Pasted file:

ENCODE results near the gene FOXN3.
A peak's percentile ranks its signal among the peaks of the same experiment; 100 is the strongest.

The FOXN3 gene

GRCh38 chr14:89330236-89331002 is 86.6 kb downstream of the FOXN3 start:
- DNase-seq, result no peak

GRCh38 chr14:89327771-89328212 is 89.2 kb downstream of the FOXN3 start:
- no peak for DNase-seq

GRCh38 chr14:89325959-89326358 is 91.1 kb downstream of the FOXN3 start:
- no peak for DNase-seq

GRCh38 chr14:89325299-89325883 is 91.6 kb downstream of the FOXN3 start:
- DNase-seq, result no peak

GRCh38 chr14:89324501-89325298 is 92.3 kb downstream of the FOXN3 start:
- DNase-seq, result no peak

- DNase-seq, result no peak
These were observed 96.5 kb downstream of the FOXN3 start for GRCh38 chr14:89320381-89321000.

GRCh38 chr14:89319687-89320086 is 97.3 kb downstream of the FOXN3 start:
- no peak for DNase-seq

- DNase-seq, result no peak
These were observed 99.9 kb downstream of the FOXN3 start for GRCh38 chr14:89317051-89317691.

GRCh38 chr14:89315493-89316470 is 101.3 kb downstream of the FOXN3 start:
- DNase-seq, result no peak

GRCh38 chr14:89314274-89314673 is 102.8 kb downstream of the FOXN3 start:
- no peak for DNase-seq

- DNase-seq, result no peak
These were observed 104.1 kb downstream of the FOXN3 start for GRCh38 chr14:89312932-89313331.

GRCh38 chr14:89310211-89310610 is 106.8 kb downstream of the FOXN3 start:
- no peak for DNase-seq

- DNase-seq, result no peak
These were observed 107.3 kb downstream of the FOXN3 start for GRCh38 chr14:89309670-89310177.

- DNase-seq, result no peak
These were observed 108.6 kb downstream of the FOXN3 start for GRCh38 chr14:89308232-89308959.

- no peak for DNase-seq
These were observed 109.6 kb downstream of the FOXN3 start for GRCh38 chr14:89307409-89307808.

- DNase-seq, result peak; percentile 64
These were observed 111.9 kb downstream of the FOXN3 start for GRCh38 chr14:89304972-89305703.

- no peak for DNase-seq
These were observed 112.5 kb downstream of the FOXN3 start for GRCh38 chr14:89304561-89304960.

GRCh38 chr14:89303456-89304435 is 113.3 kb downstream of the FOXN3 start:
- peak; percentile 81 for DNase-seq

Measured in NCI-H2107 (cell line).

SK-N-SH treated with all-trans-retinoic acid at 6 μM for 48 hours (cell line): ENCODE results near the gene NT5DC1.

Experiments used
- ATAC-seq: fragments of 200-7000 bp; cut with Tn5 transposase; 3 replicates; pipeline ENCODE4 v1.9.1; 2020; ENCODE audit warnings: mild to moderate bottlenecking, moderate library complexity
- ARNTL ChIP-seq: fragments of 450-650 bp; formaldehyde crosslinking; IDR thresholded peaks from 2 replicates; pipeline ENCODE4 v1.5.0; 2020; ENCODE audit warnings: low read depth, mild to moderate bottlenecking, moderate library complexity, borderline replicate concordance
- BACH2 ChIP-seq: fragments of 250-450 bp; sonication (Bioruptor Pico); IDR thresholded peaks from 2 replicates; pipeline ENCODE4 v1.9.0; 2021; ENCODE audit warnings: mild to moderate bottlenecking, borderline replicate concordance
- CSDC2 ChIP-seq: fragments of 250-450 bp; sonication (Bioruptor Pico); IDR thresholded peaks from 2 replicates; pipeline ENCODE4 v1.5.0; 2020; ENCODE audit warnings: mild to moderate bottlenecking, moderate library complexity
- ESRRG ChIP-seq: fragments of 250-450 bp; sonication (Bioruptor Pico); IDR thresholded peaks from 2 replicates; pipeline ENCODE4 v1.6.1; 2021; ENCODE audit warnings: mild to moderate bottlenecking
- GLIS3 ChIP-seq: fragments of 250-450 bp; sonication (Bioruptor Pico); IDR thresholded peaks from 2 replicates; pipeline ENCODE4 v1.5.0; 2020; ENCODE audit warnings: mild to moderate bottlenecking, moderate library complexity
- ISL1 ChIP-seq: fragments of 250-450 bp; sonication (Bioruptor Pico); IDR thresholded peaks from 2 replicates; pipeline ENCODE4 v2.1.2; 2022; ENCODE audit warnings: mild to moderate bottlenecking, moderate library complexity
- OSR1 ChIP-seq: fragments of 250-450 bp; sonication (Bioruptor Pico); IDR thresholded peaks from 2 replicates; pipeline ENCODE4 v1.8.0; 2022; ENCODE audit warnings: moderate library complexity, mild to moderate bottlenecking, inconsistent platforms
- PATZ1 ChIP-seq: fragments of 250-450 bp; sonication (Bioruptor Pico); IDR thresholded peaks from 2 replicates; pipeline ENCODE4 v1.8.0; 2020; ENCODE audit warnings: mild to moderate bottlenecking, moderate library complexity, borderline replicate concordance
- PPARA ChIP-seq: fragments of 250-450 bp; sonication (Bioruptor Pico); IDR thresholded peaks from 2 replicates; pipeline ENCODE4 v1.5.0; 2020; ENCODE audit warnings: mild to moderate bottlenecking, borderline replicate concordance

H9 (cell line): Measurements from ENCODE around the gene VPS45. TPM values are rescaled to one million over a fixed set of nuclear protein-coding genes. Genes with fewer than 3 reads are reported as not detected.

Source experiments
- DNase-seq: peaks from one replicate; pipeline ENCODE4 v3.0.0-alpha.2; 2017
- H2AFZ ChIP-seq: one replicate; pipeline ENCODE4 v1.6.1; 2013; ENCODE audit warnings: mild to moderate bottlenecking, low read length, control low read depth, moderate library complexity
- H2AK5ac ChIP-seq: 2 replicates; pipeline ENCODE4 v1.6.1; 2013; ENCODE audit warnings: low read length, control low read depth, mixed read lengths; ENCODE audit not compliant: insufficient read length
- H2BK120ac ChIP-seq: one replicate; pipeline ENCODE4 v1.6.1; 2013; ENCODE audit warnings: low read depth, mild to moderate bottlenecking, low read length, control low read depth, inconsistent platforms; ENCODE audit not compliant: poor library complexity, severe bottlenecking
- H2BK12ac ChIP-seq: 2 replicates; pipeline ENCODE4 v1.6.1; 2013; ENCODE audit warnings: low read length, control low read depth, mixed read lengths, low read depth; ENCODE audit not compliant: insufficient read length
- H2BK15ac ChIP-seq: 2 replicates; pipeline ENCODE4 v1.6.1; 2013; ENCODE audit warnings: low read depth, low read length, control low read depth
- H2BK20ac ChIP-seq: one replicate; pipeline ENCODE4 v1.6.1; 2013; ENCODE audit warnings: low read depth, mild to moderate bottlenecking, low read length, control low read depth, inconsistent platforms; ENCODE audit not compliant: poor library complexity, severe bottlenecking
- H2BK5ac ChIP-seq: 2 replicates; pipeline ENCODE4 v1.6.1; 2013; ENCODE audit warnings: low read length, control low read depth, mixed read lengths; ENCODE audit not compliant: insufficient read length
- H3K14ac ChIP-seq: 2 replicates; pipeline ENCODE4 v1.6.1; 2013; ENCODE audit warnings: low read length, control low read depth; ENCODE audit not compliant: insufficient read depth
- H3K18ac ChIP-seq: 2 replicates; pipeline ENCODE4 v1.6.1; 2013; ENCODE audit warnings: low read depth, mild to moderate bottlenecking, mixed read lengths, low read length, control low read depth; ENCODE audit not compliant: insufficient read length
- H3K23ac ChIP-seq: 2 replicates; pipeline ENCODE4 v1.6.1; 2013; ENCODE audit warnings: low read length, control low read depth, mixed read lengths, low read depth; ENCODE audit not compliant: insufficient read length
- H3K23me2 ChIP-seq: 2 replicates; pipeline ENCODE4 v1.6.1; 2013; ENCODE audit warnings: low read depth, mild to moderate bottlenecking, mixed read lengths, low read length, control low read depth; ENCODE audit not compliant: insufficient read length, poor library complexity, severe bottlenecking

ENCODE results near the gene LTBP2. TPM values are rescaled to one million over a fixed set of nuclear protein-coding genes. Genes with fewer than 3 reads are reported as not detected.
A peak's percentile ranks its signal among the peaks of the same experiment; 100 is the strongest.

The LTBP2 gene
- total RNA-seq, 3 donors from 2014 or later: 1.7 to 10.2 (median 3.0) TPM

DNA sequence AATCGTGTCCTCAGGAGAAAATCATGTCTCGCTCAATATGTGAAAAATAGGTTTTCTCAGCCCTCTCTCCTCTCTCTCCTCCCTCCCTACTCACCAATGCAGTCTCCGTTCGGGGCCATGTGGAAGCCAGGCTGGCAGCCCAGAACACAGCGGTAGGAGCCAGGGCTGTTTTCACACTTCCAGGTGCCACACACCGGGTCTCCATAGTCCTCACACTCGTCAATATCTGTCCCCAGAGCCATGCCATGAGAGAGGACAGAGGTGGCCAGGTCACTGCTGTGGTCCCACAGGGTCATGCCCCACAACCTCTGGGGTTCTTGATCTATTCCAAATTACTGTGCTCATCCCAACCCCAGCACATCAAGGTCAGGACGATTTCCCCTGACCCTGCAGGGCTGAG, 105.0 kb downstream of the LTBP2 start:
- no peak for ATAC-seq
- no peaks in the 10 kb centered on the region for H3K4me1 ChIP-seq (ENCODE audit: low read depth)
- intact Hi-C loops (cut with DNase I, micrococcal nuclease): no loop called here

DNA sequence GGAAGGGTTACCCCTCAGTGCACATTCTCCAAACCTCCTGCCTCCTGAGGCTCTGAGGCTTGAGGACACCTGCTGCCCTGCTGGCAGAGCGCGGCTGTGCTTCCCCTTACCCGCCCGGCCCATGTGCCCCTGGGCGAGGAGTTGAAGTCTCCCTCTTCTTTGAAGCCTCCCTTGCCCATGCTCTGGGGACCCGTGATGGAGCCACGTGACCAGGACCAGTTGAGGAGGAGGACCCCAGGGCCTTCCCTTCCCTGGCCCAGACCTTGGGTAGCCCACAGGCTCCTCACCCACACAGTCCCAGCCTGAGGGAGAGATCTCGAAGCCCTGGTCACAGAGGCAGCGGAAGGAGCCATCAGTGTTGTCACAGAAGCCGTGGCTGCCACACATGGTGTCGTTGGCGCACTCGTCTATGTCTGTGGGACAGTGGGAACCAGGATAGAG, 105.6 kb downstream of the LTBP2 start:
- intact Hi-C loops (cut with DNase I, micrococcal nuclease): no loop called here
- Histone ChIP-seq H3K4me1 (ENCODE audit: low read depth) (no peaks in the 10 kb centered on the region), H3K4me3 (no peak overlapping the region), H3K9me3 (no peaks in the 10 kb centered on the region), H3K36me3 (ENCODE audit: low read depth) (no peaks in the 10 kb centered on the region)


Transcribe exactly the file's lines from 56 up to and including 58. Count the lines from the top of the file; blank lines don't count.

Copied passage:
- H2AFZ ChIP-seq: one replicate; pipeline ENCODE4 v1.6.1; 2013; ENCODE audit warnings: mild to moderate bottlenecking, low read length, control low read depth, moderate library complexity
- H2AK5ac ChIP-seq: 2 replicates; pipeline ENCODE4 v1.6.1; 2013; ENCODE audit warnings: low read length, control low read depth, mixed read lengths; ENCODE audit not compliant: insufficient read length
- H2BK120ac ChIP-seq: one replicate; pipeline ENCODE4 v1.6.1; 2013; ENCODE audit warnings: low read depth, mild to moderate bottlenecking, low read length, control low read depth, inconsistent platforms; ENCODE audit not compliant: poor library complexity, severe bottlenecking